Saying Goodbye to Kiev

Before closing the chapter of my blog on Kiev, I want to say a few remarks about The Lavra, a UNESCO World Heritage Site, and the Holodomor (Great Famine) 1932-1933.

The Lavra and the Holodomor Victims Memorial and are located near each other on the Pechersk Hills on the right bank of the Dnieper River in Kiev. I took a Metro ride from downtown one afternoon and walked about a mile to reach these sites. It was an afternoon of discovery.

Kyevo-Pecherska Lavra, or just “the Lavra” is a monastery with a 1000 year history. It has been an important center of Eastern Orthodox Christianity in Eastern Europe since its foundation in 1051. The monastery became Kievan Rus’ intellectual center. Once inside the monastery, strolling among the cluster of gold-domed churches and courtyards lead me to several interesting museums. One of them displayed a hoard of Scythian gold (7-3 centuries BC), another an outstanding collection of traditional dress from around the country.

The Holodomor (Great Famine) which took place in 1932-1933, was a genocide against the Ukrainian people. It was an artificially introduced food shortage created under Stalin in which millions of Ukrainians died of starvation.

The Holodomor Victims Memorial sits high on a bluff overlooking the Dnieper River. I visited Black Board Alley in the museum underneath the memorial. Here the names of 14 thousand villages and towns in Ukraine which were affected by the famine are listed. This display has become one of the most striking symbols of the Holodomor.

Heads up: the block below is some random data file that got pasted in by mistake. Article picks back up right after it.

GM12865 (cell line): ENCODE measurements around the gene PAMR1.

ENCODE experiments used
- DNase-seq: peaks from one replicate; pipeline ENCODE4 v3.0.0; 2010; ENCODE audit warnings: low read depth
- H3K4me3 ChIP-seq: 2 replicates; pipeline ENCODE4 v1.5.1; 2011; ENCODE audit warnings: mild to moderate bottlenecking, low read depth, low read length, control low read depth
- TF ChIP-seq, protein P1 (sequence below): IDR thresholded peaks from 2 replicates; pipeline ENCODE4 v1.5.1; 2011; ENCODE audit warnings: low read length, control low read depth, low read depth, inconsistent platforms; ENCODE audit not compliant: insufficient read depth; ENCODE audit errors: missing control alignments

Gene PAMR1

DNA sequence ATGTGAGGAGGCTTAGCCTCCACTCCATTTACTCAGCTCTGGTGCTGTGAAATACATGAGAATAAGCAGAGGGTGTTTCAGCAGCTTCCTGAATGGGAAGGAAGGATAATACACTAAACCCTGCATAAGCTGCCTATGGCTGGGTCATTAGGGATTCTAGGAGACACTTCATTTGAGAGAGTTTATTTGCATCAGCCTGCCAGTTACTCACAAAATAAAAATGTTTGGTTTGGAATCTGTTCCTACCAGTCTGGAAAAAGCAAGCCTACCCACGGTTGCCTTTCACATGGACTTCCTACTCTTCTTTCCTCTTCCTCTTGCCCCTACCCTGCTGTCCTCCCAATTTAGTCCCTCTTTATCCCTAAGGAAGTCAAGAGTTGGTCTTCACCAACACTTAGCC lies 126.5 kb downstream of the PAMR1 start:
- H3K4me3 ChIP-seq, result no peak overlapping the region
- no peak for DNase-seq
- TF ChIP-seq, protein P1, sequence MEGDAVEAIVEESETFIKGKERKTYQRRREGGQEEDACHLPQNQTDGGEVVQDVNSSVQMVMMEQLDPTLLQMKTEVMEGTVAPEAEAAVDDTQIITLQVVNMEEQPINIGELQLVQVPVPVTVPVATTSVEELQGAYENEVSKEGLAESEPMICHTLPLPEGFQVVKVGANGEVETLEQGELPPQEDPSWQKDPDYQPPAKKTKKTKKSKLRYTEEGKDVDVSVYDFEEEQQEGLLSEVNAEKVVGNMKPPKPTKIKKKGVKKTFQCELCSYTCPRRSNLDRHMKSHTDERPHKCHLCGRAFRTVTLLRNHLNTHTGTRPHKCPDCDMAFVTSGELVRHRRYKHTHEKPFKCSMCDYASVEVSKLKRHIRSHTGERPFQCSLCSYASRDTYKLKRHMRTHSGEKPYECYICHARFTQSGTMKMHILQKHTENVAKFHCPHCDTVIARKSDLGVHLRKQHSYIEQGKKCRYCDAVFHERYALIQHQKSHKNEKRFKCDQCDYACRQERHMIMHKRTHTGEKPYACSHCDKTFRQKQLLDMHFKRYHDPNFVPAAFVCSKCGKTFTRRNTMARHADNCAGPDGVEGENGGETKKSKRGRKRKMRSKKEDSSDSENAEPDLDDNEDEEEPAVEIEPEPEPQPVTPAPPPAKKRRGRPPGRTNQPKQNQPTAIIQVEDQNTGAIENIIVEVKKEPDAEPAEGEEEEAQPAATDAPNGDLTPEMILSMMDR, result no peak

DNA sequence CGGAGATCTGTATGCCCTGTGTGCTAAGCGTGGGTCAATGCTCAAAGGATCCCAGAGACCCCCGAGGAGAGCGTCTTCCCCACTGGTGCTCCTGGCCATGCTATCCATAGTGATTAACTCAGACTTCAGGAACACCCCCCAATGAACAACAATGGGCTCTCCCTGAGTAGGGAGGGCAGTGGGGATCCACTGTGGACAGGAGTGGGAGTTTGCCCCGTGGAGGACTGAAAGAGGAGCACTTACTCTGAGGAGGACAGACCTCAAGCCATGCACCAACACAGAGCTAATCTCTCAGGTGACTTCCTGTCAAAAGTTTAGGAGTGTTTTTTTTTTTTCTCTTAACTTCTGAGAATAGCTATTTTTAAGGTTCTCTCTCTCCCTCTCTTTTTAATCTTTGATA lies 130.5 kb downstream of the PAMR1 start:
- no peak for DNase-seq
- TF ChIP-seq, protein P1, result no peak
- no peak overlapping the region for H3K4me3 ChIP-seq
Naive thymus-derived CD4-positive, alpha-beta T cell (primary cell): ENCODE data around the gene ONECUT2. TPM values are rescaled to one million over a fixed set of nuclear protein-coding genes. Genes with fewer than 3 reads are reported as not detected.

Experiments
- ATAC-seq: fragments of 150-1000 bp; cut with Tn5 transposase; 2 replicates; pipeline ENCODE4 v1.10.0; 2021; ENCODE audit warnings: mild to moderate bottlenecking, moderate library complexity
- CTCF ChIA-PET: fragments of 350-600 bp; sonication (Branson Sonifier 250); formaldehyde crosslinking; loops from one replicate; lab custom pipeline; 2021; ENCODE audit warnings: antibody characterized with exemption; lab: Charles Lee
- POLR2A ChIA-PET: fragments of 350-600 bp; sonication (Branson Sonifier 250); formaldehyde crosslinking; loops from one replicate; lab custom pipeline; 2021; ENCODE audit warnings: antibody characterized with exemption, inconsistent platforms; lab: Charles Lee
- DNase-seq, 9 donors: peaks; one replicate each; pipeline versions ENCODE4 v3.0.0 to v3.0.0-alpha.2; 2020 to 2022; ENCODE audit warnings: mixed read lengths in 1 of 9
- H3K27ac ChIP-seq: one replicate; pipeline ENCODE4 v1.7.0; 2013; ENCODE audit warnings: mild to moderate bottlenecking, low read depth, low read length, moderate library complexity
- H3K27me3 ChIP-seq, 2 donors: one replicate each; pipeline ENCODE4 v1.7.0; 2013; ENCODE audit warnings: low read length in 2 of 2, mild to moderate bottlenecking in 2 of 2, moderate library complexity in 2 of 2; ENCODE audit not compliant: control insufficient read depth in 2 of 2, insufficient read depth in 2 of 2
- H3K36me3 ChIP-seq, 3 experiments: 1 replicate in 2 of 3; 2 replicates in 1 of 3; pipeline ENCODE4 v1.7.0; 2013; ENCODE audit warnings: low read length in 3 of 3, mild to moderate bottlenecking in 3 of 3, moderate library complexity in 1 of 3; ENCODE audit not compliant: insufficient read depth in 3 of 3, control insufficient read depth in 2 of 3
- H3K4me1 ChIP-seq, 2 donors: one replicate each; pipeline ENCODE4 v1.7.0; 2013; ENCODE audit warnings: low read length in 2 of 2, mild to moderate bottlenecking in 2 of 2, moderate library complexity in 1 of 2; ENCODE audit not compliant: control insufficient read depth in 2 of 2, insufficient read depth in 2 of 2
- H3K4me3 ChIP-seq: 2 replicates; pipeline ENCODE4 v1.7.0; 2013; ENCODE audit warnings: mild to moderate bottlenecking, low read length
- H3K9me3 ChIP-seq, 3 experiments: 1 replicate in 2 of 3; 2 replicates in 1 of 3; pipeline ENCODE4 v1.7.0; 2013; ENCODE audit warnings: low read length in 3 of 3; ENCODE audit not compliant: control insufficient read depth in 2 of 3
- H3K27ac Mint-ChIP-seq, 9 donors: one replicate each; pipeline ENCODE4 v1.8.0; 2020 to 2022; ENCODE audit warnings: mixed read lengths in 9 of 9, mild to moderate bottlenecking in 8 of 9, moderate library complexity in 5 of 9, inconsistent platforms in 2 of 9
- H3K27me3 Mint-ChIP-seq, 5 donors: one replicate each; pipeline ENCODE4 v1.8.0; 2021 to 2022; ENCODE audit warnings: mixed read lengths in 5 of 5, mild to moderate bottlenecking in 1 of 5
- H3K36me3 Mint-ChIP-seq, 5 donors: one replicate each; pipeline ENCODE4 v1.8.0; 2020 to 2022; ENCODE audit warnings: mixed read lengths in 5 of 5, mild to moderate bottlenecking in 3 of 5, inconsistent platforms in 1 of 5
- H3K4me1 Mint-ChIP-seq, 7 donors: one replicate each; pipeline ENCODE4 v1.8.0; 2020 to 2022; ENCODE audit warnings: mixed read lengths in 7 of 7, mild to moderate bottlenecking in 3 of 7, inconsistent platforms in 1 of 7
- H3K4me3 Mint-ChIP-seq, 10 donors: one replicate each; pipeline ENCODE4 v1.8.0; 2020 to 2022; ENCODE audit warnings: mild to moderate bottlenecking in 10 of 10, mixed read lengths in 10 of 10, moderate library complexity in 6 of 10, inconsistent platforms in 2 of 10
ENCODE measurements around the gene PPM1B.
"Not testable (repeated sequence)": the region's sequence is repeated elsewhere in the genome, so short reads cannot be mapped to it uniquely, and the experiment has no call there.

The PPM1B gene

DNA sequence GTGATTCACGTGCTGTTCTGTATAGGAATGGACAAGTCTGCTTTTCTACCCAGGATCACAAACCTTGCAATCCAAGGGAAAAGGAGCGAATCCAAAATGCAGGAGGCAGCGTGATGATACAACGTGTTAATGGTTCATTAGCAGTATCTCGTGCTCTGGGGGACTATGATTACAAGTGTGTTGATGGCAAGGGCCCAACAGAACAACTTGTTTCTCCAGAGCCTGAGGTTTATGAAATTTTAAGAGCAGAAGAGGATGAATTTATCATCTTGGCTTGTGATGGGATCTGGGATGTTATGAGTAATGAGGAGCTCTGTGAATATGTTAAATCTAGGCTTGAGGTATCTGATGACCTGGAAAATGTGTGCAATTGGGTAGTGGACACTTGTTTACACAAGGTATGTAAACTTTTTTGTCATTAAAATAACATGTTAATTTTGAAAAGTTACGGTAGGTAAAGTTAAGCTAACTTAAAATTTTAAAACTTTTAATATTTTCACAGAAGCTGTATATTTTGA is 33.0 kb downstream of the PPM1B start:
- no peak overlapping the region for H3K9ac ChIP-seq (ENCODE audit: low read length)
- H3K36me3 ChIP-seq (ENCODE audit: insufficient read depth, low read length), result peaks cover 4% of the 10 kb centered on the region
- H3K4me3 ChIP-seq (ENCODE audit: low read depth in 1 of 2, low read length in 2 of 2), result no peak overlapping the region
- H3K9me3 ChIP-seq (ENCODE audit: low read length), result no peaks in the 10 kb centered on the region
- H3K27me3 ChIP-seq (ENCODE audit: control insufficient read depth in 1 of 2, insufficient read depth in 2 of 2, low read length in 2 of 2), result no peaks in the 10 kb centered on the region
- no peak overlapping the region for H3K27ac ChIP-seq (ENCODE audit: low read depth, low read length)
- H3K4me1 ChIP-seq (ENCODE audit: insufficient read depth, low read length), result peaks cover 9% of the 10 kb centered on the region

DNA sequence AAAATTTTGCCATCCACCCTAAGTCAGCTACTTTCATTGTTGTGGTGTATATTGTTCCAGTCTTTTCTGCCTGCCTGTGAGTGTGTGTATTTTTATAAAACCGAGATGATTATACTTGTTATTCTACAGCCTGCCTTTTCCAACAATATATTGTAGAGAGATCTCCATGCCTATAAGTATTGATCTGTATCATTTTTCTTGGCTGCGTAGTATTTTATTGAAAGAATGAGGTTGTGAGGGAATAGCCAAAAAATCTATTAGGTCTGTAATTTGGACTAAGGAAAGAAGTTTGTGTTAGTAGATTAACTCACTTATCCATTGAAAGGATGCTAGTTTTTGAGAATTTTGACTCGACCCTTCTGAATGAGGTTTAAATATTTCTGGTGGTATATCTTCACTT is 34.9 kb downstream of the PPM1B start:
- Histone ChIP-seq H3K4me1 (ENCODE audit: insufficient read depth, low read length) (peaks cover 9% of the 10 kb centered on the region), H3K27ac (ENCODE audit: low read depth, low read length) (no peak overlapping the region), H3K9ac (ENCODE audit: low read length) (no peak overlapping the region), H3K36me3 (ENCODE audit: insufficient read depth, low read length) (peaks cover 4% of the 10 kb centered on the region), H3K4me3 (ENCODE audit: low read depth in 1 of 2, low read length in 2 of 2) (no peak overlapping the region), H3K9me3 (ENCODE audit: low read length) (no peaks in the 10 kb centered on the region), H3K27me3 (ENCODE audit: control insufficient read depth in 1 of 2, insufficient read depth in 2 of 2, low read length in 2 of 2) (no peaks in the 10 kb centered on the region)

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Following are a few photos in memory of my experience in Kiev – a fascinating city where east meets, and often collides with, west.

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I am off on a seven hour train ride to the historic town of Lviv in the western part of Ukraine. Fortunately it was easy to buy my ticket online. Finding my way around the train station in Kiev was a challenge without speaking Russian or Ukrainian. I am grateful for the assistance given to me getting around the station on my departure by a delightful Ukrainian Mother and daughter whom I met there.

I have experienced wonderful hospitality from warm and friendly Ukrainian people since my arrival.

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(Move your cursor over each photo for caption/description.  Android, iPhone, and iPad users – hold a finger on each photo for a few seconds for caption/description)

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4 thoughts on “Saying Goodbye to Kiev

  1. Merrilee -What a fascinating trip you are having!  Thank you so much for sharing your  impressions and lovely photos.Pat (Reynolds) Aalvik

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  2. Hey Merrilee, thank you so much for bringing Kiev to life for us with your lively writing and lovely photos. I love reading about the history, but I do confess that my favourite bits of your blog are reading about real people and their real lives. I’m sure you will remember the kindly mother and daughter who helped you at the railway station, as well as all the other friends you made.

    Have a great train journey!

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    1. My interaction with the locals during my travels always bring my journeys alive for me. I have found that taking public transportation during my travels is an especially good way to connect with the locals.

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